hard-acceleration and when climbing hills. It makes sense. That
type of discussion was extremely challenging to hold though. Thankfully, recent events are
changing that. They have more of a Prius and less of an EV than hoped. It's
humbling, but constructive.
Vastly Superior, regret. It was immediately clear
that they regretted having provided me with an opportunity to post my
feelings on recent Volt revelations. Their frustration with the
situation was obvious. I only made it worse, rather than providing the
scapegoat they had been hoping for, I recited exactly what they didn't want
to hear. So, I raised the ante to give them at least something to help
move past the unfolding disaster... a dose of reality:
Talk is cheap.
Volt will still use gas. Consumption will be significantly reduced, but the
effects of Winter will be hard to escape. Range will be shorter. The
occasional (routine for those of use here in MN) warm-up via the engine will
be needed. All of it will be with premium gas... yet another not-mainstream
Again, sales are what matter.
Remember all the promises of 60,000 in the second year?
Vastly Superior, called. I was called out. On
the big GM forum, they began to wonder where the Prius guy was. So, I
finally broke the silence with this:
I was patiently waiting for an invitation... It's been fascinating reading
all the spin.
Does Volt provide a nice ride experience? Duh! Of course, that's the
expectation of any car with a base price of $41,000. One "nicely under
$30,000", not so much. That's a mainstream vehicle. Clearly, GM
abandoned that original goal aiming the first generation design into a niche
Is it vastly superior to Prius? The efficiency in CS-mode clearly doesn't
support that long-boasted claim. Heck, the much lower than originally
promised MPG doesn't even help to achieve a PZEV emission-rating. So, the
answer is no.
Criteria like the whether or not Volt had direct-drive really didn't ever
mean much either. Though, I did find some satisfaction from the purists
abruptly screeching their banter to a halt. Arguing semantics never was
What I always wanted from GM with Volt was something in the Malibu/Cruze
zone, not something vastly superior. Why not let capacity increase as it
becomes more affordable? Or why not just offer a second model instead? The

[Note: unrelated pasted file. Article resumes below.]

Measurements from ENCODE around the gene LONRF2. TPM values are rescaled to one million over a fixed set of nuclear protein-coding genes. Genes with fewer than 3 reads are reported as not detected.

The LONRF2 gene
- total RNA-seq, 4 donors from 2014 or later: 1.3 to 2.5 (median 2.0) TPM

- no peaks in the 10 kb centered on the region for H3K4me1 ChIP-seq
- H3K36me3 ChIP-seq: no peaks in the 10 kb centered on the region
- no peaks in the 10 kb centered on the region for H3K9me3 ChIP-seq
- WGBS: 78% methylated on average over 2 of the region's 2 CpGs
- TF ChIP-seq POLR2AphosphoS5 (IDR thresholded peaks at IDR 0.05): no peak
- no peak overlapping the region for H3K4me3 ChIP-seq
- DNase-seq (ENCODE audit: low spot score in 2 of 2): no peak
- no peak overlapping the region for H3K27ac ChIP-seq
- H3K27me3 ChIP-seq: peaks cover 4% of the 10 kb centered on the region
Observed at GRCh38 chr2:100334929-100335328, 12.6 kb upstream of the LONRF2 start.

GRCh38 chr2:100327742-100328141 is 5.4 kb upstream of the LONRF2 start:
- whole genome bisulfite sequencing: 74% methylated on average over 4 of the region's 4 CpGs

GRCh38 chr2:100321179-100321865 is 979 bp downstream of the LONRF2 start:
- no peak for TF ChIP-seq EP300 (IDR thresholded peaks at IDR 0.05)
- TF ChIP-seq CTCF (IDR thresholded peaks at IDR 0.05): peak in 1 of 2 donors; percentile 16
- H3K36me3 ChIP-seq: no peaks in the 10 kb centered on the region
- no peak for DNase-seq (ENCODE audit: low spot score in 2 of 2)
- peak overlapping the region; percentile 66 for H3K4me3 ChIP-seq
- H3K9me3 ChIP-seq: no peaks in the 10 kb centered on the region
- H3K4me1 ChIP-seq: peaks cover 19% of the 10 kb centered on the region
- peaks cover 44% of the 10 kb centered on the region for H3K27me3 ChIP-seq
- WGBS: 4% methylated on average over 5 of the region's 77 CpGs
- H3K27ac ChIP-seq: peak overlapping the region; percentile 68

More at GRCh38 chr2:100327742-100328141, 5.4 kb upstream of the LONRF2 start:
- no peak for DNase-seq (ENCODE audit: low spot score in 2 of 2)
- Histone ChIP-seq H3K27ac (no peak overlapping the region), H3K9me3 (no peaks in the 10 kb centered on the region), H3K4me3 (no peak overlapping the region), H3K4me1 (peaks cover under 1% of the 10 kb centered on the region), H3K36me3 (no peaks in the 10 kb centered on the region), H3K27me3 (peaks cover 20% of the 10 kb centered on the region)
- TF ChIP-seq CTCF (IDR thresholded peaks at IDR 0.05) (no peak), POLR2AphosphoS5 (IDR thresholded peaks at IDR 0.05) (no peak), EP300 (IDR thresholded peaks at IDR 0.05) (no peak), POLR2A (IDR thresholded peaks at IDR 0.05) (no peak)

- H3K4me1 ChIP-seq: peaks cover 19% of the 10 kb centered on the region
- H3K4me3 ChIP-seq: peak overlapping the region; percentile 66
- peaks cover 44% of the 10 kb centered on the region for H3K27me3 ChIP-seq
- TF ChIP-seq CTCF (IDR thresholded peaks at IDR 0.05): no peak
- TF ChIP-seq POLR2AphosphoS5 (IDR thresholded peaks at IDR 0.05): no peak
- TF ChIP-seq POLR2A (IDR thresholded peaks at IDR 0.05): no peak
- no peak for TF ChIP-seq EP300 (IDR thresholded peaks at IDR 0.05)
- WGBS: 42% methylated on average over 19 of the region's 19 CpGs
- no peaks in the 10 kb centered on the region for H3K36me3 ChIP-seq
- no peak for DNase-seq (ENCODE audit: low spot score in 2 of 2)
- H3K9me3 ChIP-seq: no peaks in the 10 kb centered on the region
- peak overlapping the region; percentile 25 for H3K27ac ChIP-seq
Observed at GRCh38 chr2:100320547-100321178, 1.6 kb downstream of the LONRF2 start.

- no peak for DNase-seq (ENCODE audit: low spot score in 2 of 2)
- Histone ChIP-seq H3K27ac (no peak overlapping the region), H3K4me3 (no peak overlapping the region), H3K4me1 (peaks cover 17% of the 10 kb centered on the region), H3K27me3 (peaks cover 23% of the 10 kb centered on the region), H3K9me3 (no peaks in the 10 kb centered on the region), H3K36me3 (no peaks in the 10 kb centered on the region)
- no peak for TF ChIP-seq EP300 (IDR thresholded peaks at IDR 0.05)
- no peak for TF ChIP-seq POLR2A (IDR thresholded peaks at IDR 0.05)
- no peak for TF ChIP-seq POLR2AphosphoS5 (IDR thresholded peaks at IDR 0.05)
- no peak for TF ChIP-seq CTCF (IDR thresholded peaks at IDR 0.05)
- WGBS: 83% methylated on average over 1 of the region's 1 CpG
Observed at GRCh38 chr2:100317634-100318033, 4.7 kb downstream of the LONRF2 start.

lack of choice is the problem, which is exactly what the "too little, too
slowly" assessment addressed. SALES are the ultimate measure of merit. Lots of people ooh & aah at
autoshows. Voting with their wallet is an entirely different matter. What
will be the reaction of typical consumers?
New From Toyota. Looks like there are 3 new vehicles on the way. You certainly can't accuse Toyota of putting all their eggs in one basket. Sure makes you wonder what the heck GM is going to do. They are heavy pushing "range anxiety" to help promote Volt. Meanwhile, Toyota is planning to join the mix with Ford and a slew of others who have EVs in the works. GM can't, since their campaign leverages on the fear of not having an engine available. Anywho, looks like we'll be hearing about Toyota's upcoming EV next month. Following that will be a larger model Prius, to debut in January. It's that hybrid with a larger engine & interior we've been anticipating. Then we may be hearing about the smaller Prius on the way. Supposedly, it will be Yaris size. Offering choice is great. One size does not fit all, no matter how much we hear "game changer". One vehicle can only prove a technology is viable. It takes a variety for consumers to actually abandon the old in favor of the new.
Purpose. Injecting a little into discussion already
falling hopelessly into a pit of despair challenges sanity.
Enthusiasts basically just want to vent at this point. So much is
unraveling so quickly, they have no idea what to expect anymore. The
purpose of reducing oil consumption should ultimately make them feel better.
But that idea of sharing success with other automakers is quite distasteful
still. I've enjoyed the advances Ford had delivered. They've
co-existed well with Toyota. Why couldn't that work with GM too?
Is pride really that much of a barrier to overcome? Anywho, I followed
up the sensible "purpose" post another had contributed on the daily blog for
Volt with this:
Now that some of the so-called "trolls" have been vindicated, the
superiority bragging is likely to get somewhat worse... then abruptly die.
Everything is playing out exactly the way it did with Two-Mode. The parallel
They know it ultimately boils down to SALES. That brings a drastic
change in attitude & behavior. There's nothing to argue about then.
Whatever replaces traditional production is the winner. Each automaker will
favor a particular technology. But if it only remains a niche, the goal is
not accomplished. It must replace. SALES determine that progress.